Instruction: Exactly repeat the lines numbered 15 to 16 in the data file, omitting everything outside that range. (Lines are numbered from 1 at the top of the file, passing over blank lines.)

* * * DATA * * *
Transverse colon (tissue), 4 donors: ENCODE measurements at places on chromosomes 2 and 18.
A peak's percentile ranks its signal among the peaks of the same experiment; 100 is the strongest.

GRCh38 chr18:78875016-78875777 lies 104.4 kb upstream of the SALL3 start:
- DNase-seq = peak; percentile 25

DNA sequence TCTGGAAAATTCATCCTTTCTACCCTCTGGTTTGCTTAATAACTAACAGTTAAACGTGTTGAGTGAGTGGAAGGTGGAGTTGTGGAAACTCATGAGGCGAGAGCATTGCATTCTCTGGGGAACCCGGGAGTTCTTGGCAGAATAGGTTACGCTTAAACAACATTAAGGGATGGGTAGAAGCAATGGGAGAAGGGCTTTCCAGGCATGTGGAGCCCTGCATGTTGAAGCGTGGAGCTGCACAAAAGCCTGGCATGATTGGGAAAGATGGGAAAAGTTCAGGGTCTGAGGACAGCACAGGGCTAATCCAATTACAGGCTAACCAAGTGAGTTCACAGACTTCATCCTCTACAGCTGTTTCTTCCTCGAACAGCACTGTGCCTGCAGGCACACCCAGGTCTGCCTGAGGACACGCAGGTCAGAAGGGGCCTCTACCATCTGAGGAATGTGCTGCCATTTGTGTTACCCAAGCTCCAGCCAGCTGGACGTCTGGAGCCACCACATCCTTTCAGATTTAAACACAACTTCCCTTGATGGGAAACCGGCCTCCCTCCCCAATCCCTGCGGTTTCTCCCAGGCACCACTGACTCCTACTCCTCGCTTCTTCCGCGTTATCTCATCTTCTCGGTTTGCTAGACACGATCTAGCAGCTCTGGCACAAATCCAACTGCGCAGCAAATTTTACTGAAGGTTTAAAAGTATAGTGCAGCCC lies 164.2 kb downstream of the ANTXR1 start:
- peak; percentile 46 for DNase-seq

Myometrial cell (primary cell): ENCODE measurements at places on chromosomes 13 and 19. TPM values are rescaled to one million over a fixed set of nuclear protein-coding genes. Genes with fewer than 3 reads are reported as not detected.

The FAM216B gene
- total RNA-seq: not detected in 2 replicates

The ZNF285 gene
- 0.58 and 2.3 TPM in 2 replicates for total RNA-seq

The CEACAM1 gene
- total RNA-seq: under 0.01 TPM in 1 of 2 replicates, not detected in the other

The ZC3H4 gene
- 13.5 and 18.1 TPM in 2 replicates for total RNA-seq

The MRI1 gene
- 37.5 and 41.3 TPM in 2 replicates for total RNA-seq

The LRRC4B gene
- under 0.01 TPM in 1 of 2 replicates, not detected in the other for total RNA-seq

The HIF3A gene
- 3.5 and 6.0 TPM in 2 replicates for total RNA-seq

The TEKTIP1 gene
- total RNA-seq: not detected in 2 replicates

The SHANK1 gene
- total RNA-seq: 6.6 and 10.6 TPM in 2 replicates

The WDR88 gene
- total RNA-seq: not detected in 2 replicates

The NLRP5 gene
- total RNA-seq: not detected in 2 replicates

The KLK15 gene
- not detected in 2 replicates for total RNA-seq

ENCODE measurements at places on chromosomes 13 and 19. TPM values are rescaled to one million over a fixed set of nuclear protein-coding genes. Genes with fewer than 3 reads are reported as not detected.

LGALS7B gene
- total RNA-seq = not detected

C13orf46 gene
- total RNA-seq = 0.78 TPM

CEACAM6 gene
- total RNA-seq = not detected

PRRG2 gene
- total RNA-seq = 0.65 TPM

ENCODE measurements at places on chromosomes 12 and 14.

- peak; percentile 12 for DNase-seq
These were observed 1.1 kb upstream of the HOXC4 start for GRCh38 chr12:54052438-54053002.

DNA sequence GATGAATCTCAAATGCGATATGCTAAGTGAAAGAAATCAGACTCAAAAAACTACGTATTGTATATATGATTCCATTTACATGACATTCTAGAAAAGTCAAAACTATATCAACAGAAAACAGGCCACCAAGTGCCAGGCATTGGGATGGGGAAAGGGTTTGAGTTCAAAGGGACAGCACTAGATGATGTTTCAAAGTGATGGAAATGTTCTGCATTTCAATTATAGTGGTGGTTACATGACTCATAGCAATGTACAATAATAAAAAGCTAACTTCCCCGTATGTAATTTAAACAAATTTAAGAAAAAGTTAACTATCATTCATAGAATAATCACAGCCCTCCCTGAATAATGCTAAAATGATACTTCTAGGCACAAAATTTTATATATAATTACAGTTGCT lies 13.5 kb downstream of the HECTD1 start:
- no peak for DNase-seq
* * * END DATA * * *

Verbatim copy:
- 13.5 and 18.1 TPM in 2 replicates for total RNA-seq

The MRI1 gene